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Connecticut: Simple techniques can reduce damage to your home

In my last blog post, I talked about how FEMA is reaching out in the community to help survivors of Tropical Storm Irene rebuild smarter. Since the response to sharing these rebuilding tips in Connecticut has been positive, I’d like to share how one Connecticut couple benefited from using some of these techniques.

Tropical Storm Irene’s fierce winds collapsed houses into the Long Island Sound along the Connecticut coast, and rocked some homes off their foundations. In many cases, second floors of houses along the coast were destroyed. Some residents said the storm was the worst they had experienced in 50 years.

One couple, John and Regina, even found seashells strongly embedded into the second floor deck of their house in East Haven. However, their home suffered significantly less damage than neighboring homes because of some smart building techniques that had implemented long before the storm.

A seawall, which helped deflect the force of the waves, was in place when John & Regina bought their nearly 100-year-old house in 2003.

The couple then implemented a few other techniques to protect their home against flooding, most of which were relatively simple to accomplish. Below are photos of these techniques in action – to learn more about protecting your home from flooding, visit Ready.gov/floods.

Elevate Critical Appliances & Outlets


They installed their hot water heater and furnace in their attic and elevated their house in 2006 – raising their deck to 14.5 feet above the surface of the beach.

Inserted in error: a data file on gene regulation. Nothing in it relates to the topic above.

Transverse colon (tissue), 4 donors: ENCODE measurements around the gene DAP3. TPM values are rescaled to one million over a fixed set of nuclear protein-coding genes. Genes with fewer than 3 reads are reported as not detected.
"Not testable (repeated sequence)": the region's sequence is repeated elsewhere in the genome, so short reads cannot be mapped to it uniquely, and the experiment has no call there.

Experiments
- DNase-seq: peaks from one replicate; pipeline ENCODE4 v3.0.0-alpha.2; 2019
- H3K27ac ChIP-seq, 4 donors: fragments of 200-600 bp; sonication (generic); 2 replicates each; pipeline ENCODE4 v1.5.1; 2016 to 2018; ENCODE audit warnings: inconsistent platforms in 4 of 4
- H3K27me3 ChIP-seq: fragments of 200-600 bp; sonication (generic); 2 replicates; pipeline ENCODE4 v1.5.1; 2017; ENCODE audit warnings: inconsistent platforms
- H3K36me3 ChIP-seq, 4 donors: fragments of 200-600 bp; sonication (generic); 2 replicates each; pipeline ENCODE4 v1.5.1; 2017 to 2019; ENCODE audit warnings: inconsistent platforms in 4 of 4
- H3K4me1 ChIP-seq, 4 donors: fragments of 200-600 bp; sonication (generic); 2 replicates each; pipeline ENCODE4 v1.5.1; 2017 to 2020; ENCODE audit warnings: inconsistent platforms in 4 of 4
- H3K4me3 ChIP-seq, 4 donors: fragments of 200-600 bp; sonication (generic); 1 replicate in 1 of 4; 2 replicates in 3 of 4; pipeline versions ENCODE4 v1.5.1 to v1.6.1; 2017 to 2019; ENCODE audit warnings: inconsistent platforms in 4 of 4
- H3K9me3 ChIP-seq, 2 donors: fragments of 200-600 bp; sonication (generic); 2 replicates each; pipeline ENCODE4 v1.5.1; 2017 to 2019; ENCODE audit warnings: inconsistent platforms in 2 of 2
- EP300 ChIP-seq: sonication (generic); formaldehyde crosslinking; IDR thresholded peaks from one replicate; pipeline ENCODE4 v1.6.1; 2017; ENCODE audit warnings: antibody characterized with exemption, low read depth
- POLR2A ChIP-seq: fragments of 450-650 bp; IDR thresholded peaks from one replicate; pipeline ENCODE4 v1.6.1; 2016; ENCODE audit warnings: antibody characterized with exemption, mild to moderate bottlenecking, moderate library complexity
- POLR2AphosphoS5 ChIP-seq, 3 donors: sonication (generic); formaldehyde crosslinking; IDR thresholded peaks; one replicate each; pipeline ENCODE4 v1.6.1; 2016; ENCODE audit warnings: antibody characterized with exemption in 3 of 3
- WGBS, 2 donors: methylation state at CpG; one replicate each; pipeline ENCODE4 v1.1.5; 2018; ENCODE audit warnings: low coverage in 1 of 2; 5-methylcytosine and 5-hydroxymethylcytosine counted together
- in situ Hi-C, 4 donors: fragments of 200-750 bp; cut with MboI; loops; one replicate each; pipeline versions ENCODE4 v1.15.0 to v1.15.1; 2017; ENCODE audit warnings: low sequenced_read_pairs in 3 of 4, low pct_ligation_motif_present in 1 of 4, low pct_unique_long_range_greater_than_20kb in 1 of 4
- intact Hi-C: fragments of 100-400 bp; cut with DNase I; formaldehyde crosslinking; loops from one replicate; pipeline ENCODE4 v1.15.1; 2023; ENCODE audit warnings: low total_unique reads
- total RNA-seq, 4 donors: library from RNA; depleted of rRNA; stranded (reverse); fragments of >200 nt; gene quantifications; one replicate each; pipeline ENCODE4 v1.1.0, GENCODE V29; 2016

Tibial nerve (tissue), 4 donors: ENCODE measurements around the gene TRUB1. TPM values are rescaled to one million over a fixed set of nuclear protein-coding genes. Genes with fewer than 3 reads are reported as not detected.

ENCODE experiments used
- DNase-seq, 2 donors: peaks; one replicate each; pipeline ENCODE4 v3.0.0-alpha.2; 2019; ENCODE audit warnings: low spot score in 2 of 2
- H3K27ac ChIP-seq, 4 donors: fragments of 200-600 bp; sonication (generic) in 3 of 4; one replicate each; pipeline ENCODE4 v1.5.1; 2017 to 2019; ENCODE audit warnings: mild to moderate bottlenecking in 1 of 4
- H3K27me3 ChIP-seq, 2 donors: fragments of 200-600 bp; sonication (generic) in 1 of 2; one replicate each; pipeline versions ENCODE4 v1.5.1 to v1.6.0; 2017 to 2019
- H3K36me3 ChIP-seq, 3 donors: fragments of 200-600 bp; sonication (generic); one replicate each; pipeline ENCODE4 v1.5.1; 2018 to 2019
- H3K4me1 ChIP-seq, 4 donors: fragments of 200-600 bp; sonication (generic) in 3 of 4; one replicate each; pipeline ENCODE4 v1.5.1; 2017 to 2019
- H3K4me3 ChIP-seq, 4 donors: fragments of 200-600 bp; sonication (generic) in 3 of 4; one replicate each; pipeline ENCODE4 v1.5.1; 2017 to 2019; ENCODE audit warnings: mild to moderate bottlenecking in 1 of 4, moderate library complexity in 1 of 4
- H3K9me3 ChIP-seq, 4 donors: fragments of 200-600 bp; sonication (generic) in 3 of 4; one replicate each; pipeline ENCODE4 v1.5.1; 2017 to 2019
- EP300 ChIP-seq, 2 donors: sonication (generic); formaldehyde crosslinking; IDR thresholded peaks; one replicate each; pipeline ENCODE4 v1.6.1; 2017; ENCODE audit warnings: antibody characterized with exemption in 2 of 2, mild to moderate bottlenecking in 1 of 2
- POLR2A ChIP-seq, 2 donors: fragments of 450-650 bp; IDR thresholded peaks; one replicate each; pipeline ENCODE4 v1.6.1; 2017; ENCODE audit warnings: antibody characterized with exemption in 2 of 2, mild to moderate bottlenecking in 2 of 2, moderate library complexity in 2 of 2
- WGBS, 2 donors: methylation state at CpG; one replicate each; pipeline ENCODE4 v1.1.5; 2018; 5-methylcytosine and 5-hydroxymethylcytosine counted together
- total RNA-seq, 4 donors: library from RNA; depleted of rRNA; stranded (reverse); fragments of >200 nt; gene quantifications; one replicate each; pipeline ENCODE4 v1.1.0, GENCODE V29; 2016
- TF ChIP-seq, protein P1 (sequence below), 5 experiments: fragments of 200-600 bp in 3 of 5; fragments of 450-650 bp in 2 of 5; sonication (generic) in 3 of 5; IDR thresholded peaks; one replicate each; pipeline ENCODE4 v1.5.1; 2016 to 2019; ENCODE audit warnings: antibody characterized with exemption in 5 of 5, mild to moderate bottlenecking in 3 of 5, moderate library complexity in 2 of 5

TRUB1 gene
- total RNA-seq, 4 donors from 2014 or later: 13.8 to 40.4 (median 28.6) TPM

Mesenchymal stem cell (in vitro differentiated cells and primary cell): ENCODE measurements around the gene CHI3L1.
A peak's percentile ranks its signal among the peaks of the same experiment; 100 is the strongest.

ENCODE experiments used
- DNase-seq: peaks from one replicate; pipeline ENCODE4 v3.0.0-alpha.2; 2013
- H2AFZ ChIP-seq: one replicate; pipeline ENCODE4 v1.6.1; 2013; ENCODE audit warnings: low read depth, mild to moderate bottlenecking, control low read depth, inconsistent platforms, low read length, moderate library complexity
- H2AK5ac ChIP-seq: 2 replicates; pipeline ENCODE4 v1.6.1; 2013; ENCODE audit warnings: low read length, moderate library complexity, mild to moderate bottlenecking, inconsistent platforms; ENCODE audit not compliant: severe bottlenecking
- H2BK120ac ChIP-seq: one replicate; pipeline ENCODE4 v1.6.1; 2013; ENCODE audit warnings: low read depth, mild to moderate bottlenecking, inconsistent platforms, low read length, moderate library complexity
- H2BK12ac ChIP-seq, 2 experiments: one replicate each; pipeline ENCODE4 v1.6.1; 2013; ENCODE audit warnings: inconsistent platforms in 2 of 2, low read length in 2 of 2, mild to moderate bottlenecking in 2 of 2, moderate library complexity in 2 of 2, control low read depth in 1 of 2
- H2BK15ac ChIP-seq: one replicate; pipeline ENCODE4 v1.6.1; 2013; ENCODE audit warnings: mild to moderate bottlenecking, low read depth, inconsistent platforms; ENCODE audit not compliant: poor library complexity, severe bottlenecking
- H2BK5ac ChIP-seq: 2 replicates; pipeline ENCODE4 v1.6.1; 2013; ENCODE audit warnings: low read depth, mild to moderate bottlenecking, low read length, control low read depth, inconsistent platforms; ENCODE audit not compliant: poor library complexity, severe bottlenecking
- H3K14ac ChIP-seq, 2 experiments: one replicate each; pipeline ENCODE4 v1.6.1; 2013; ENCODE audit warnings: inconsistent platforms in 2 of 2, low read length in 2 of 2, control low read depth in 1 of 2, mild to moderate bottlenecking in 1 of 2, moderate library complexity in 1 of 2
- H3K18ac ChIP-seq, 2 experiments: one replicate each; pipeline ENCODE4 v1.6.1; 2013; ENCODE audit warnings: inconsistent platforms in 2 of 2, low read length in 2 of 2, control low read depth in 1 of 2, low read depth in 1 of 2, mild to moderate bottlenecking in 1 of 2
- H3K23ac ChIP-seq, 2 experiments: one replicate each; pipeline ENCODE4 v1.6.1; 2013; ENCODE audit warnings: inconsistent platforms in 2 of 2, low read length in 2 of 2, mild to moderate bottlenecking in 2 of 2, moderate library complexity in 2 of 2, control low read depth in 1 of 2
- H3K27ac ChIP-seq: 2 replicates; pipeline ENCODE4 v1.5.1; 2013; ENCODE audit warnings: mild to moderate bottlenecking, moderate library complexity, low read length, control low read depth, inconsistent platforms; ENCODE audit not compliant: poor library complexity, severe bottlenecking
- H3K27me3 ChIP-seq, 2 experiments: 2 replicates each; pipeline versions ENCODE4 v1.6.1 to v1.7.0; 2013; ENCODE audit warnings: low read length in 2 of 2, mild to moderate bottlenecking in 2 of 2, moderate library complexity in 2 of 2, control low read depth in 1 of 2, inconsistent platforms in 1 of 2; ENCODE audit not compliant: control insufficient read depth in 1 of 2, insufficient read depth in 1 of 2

Two air conditioning units and an electrical box are stored on a platform that fits them alongside the house, on the second floor level. The platform can be reached by service technicians and meter readers by a service staircase built especially for such access.

This staircase was built specifically to lead to a platform on the exterior of a home along the Long Island Sound in East Haven, Conn.
Above: This staircase was built specifically to lead to a platform on the exterior of a home along the Long Island Sound in East Haven, Conn. where two air conditioning units and an electrical box are stored. The equipment, elevated to the second floor of the home, was not damaged during Tropical Storm Irene.

Electrical outlets have been elevated at least four feet higher than normal.

Moisture-resistant cement board is being installed in this home.
Above: Moisture-resistant cement board is being installed in this home along the Long Island Sound in East Haven, Conn.; Electric outlets have been elevated to minimize damage during future flooding.

Protect the Exterior of the Structure

Breakaway walls were installed on the ground level of the house.

Breakaway walls (just above the sidewalk) helped reduce damages to this home.
Above: Breakaway walls (just above the sidewalk) helped reduce damages to this home along the Long Island Sound in East Haven, Conn. during Tropical Storm Irene.

Permanent storm shutters frame the front windows of John & Regina’s house; rolling shutters protect the back windows of the house, which faces the rugged waters of the Long Island Sound.

Above: Permanent rolling shutters helped reduce damages to this home along the Long Island Sound in East Haven, Conn. during Tropical Storm Irene.
Above: Permanent rolling shutters helped reduce damages to this home along the Long Island Sound in East Haven, Conn. during Tropical Storm Irene.

Four feet of sheetrock and insulation, damaged by Tropical Storm Irene, was removed and will be replaced by moisture-resistant insulation. The moisture resistant insulation will be installed behind a panel of cement board.

Moisture-resistant insulation is being installed in this home along the Long Island Sound in East Haven, Conn.
Above: Moisture-resistant insulation is being installed in this home along the Long Island Sound in East Haven, Conn.

Last Updated: 
06/16/2012 - 14:39
Posted on Wed, 10/26/2011 - 14:41
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